Study explores willingness for on-farm poultry carcass disposal

Producers willing to pay $15,651 for additional disposal capacity during disease event.

Krissa Welshans, Livestock Editor

November 12, 2021

3 Min Read
Study explores willingness for on-farm poultry carcass disposal
Credit: buhanovskiy/iStock/Thinkstock.

Foreign animal diseases (FAD) can cause substantial economic losses in production, consumption, and the supply chain. In the poultry sector, they are not only typically highly pathogenic, but they also lead to disruptions in normal business practices and require higher investment in biosecurity practices. For poultry producers, this can alter everything from bird pick-ups, chick placements, and length of out time on farms. While poultry producers usually rely on off-premises carcass disposal, on-farm disposal capacity may be needed if an operation falls within movement restriction zones. A new study in the Journal of Applied Poultry Research estimated poultry producers’ willingness to pay (WTP) for on-farm carcass disposal methods if this scenario were to unfold.

According to the study, there were 450,620 poultry farms in the United States in 2017, including 42,858 broiler operations, 232,500 layer farms, and 23,173 turkey farms. The U.S. Department of Agriculture, National Agricultural Statistics Service (2021) reported a U.S. poultry sale value of $35.5 billion in 2020 with 61% of those sales coming solely from broiler production. Poultry is also popular in Americans’ diet, which places addition pressure on producers to ensure a healthy and consistent supply of poultry products.

A highly pathogenic avian influenza (HPAI) outbreak in the U.S. from December of 2014 to June of 2015 caused the most economic damage to U.S. livestock in recent history, the study relayed. USDA data reports that 42.1 million egg-layer and pullet chickens and 7.5 million turkeys were depopulated, and the cost to the federal government exceeded $950 million in taxpayer dollars.

During the outbreak, some producers dealt with catastrophic mortality but others who were not infected faced movement restrictions due to quarantine. Following the event, plans such as the Secure Broiler Plan were drafted in case future highly pathogenic outbreaks occurred, but researchers in the latest study suggest that more can still be done on both the farmer-level and policy-level. Efforts could include increased farm-level biosecurity awareness, training and protocols, increased surveillance for diseased birds, better mortality waste management, and more effective indemnity payment policies that incentivize the implementation of biosecurity measures and disease reporting.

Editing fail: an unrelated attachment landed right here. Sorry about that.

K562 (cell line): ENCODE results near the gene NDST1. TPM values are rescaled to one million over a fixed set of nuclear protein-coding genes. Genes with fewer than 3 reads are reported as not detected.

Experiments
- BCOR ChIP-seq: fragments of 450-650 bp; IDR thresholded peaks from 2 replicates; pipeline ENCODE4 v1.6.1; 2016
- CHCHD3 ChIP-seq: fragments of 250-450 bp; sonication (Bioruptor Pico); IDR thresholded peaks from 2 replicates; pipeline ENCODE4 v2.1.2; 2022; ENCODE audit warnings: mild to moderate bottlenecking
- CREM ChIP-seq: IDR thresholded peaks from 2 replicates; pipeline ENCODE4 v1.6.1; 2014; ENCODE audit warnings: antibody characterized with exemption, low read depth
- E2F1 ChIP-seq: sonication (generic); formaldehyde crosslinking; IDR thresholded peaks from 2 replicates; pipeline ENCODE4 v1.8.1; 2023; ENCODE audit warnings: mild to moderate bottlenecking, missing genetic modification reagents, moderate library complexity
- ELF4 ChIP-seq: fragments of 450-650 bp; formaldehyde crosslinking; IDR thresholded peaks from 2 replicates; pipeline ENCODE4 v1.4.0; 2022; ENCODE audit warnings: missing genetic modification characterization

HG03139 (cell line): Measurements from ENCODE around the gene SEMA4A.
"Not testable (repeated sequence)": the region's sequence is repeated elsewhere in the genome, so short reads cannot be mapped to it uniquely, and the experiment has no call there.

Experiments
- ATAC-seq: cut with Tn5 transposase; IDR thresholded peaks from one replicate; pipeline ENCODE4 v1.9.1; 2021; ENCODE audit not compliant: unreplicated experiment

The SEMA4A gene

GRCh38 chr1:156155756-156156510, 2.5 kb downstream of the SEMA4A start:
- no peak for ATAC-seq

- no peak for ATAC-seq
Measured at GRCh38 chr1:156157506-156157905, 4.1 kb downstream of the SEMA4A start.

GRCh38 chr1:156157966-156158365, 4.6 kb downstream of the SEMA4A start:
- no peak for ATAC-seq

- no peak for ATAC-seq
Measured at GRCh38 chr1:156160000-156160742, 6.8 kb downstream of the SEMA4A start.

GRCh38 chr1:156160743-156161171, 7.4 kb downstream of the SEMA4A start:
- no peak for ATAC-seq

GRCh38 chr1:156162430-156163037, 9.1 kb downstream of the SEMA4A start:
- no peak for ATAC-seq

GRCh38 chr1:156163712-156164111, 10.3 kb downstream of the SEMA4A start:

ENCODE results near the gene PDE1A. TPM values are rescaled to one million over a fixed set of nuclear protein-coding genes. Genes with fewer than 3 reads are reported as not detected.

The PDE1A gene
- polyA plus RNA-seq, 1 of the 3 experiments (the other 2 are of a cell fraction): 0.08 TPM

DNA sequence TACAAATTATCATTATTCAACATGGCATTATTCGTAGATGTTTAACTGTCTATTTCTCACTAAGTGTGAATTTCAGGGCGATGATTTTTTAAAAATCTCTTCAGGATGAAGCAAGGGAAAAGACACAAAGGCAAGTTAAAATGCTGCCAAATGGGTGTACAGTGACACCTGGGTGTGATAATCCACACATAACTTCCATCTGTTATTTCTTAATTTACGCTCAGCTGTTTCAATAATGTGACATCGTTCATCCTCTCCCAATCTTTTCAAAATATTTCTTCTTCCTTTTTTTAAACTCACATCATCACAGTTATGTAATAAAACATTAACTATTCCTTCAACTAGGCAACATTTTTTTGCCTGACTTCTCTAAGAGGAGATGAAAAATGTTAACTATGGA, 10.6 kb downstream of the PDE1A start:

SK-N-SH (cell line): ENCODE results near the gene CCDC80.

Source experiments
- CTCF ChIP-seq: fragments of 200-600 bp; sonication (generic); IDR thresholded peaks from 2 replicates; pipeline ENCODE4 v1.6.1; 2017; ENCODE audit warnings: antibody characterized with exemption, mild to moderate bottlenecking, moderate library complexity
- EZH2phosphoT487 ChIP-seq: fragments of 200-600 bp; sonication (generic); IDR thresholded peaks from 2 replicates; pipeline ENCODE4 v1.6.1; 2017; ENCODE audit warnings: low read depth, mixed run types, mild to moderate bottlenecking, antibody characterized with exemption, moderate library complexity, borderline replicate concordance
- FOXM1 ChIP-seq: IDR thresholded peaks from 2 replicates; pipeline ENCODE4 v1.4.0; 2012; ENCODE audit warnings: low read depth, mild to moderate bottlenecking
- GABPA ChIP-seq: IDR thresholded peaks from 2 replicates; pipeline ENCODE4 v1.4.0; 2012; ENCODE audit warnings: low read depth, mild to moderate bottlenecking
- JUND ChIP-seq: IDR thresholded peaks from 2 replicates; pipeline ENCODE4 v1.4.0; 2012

For the study, poultry producers were surveyed about their operations’ characteristics, their disease perceptions, and were presented with a hypothetical disease scenario. The estimated mean WTP for additional disposal capacity was $15,651. Besides establishing that a market for on-farm carcass disposal exists, findings also provided information that can be used when creating policy and carcass disposal protocols.

“Farms that do not have adequate biosecurity plans and protections in place can put surrounding farms, the community, and economy at risk,” the study authors noted. “Poor carcass disposal can lead to economic, environmental, or epidemiological concerns.”

The researchers said the survey results show that there is willingness for proactive investment in disposal capacity, but that it is heterogeneous amongst farm sizes, current disposal capacity, and producer's personal FAD risk perceptions.

Still, they said the study helps practitioners and policy makers better understand producers' willingness to invest in preemptive capacity which could be used when creating programs and policies.

About the Author(s)

Krissa Welshans

Livestock Editor

Krissa Welshans grew up on a crop farm and cow-calf operation in Marlette, Michigan. Welshans earned a bachelor’s degree in animal science from Michigan State University and master’s degree in public policy from New England College. She and her husband Brock run a show cattle operation in Henrietta, Texas, where they reside with their son, Wynn.

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